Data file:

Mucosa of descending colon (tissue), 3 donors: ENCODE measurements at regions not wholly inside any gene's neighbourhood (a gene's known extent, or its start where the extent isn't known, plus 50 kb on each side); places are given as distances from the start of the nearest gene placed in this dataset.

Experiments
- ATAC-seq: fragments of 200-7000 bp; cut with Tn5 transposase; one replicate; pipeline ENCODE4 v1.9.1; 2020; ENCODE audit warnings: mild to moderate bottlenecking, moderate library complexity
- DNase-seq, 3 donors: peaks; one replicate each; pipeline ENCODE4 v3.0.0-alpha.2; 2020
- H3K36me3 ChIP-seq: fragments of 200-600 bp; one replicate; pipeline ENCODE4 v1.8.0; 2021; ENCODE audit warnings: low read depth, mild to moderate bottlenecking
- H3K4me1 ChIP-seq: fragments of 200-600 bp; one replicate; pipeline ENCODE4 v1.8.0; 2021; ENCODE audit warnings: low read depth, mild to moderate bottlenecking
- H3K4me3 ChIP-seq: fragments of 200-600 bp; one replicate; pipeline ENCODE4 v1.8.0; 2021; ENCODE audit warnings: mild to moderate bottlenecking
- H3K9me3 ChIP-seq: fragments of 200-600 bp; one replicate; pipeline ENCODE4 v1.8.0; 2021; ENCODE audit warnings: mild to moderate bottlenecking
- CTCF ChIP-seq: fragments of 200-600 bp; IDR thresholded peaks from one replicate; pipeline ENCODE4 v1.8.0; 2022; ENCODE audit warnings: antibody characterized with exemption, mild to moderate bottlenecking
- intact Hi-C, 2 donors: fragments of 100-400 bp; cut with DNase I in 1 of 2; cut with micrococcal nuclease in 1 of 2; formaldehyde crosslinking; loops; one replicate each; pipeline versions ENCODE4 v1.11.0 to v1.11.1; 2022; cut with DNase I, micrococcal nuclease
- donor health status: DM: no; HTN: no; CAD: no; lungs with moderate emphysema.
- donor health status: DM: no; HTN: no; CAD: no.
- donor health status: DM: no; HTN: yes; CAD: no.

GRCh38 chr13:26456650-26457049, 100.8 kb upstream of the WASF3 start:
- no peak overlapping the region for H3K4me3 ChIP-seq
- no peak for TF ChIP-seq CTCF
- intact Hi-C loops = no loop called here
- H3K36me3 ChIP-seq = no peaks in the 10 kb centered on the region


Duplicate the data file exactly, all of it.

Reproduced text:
Mucosa of descending colon (tissue), 3 donors: ENCODE measurements at regions not wholly inside any gene's neighbourhood (a gene's known extent, or its start where the extent isn't known, plus 50 kb on each side); places are given as distances from the start of the nearest gene placed in this dataset.

Experiments
- ATAC-seq: fragments of 200-7000 bp; cut with Tn5 transposase; one replicate; pipeline ENCODE4 v1.9.1; 2020; ENCODE audit warnings: mild to moderate bottlenecking, moderate library complexity
- DNase-seq, 3 donors: peaks; one replicate each; pipeline ENCODE4 v3.0.0-alpha.2; 2020
- H3K36me3 ChIP-seq: fragments of 200-600 bp; one replicate; pipeline ENCODE4 v1.8.0; 2021; ENCODE audit warnings: low read depth, mild to moderate bottlenecking
- H3K4me1 ChIP-seq: fragments of 200-600 bp; one replicate; pipeline ENCODE4 v1.8.0; 2021; ENCODE audit warnings: low read depth, mild to moderate bottlenecking
- H3K4me3 ChIP-seq: fragments of 200-600 bp; one replicate; pipeline ENCODE4 v1.8.0; 2021; ENCODE audit warnings: mild to moderate bottlenecking
- H3K9me3 ChIP-seq: fragments of 200-600 bp; one replicate; pipeline ENCODE4 v1.8.0; 2021; ENCODE audit warnings: mild to moderate bottlenecking
- CTCF ChIP-seq: fragments of 200-600 bp; IDR thresholded peaks from one replicate; pipeline ENCODE4 v1.8.0; 2022; ENCODE audit warnings: antibody characterized with exemption, mild to moderate bottlenecking
- intact Hi-C, 2 donors: fragments of 100-400 bp; cut with DNase I in 1 of 2; cut with micrococcal nuclease in 1 of 2; formaldehyde crosslinking; loops; one replicate each; pipeline versions ENCODE4 v1.11.0 to v1.11.1; 2022; cut with DNase I, micrococcal nuclease
- donor health status: DM: no; HTN: no; CAD: no; lungs with moderate emphysema.
- donor health status: DM: no; HTN: no; CAD: no.
- donor health status: DM: no; HTN: yes; CAD: no.

GRCh38 chr13:26456650-26457049, 100.8 kb upstream of the WASF3 start:
- no peak overlapping the region for H3K4me3 ChIP-seq
- no peak for TF ChIP-seq CTCF
- intact Hi-C loops = no loop called here
- H3K36me3 ChIP-seq = no peaks in the 10 kb centered on the region